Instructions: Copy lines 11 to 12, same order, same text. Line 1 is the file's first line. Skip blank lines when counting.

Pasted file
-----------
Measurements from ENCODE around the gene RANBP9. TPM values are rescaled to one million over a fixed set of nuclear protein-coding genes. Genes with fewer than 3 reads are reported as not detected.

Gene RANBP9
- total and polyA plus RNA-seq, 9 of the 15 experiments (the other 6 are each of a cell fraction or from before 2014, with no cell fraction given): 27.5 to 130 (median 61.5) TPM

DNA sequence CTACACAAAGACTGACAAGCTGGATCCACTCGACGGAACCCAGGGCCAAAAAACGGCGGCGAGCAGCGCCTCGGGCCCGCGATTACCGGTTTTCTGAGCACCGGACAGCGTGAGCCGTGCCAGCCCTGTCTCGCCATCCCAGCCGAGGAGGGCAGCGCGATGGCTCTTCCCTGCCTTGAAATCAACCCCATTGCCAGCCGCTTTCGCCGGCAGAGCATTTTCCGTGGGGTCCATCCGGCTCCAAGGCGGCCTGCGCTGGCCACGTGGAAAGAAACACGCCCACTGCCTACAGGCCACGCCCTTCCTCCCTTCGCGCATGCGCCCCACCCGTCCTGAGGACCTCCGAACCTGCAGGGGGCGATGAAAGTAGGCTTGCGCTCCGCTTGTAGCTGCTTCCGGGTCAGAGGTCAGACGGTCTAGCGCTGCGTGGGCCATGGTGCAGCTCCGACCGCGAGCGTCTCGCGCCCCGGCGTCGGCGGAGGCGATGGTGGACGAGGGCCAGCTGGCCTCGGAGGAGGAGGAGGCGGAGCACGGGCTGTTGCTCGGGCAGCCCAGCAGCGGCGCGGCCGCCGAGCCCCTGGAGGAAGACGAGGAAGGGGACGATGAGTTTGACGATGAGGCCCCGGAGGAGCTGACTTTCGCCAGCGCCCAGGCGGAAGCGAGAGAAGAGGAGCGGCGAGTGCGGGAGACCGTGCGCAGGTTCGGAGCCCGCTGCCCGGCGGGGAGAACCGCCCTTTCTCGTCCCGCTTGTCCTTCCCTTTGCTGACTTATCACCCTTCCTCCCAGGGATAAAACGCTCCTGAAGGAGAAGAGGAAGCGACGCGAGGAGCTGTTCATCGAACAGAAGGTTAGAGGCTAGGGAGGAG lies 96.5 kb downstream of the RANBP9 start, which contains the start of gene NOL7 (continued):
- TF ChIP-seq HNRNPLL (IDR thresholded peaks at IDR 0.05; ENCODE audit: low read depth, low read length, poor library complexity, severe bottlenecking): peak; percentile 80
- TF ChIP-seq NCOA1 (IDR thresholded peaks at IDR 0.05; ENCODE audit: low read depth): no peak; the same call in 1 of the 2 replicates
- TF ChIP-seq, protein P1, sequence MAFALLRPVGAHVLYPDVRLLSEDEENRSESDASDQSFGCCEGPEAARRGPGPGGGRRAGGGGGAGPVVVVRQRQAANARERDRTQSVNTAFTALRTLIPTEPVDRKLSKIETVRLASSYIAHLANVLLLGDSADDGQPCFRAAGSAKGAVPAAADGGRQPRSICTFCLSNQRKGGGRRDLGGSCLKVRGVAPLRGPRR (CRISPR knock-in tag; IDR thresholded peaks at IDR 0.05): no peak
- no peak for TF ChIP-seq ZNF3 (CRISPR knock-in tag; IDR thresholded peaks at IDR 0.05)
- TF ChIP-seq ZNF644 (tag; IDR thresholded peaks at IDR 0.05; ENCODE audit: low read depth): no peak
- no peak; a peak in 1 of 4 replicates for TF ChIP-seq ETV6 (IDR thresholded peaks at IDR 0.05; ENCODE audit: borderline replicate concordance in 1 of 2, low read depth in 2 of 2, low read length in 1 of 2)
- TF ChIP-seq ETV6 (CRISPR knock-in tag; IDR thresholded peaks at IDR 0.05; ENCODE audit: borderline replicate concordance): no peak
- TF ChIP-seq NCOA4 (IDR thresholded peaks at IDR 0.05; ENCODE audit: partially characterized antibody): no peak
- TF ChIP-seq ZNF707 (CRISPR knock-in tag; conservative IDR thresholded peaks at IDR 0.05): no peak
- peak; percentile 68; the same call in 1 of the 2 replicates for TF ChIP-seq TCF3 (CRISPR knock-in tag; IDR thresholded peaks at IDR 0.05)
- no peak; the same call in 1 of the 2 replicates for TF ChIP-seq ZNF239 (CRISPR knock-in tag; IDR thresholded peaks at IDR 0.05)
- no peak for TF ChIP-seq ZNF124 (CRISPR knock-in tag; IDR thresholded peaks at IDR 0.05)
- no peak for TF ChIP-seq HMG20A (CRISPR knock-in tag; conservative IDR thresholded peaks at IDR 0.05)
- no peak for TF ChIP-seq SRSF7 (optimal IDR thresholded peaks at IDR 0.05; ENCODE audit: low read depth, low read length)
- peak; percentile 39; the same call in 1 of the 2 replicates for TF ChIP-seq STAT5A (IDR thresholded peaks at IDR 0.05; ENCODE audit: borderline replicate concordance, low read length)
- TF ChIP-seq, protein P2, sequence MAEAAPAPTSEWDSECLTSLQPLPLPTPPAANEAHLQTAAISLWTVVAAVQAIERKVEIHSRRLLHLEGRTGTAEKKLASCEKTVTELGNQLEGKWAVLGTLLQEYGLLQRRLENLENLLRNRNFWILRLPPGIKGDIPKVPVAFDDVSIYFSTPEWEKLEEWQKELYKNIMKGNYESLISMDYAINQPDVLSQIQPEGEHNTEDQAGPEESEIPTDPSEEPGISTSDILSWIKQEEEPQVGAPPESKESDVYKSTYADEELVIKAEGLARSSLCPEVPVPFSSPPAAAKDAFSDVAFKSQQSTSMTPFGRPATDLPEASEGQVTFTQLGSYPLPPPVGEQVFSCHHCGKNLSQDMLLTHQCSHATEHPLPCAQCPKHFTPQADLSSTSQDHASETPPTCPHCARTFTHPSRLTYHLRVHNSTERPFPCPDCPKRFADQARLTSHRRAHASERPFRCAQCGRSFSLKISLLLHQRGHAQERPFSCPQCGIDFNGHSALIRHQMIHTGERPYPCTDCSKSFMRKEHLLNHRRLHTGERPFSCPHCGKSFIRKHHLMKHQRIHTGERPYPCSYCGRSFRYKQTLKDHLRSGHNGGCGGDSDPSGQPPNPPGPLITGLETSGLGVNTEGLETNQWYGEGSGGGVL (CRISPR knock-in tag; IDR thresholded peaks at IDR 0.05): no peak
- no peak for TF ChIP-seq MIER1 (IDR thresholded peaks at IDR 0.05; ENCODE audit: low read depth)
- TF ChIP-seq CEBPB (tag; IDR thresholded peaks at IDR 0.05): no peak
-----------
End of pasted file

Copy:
- TF ChIP-seq ETV6 (CRISPR knock-in tag; IDR thresholded peaks at IDR 0.05; ENCODE audit: borderline replicate concordance): no peak
- TF ChIP-seq NCOA4 (IDR thresholded peaks at IDR 0.05; ENCODE audit: partially characterized antibody): no peak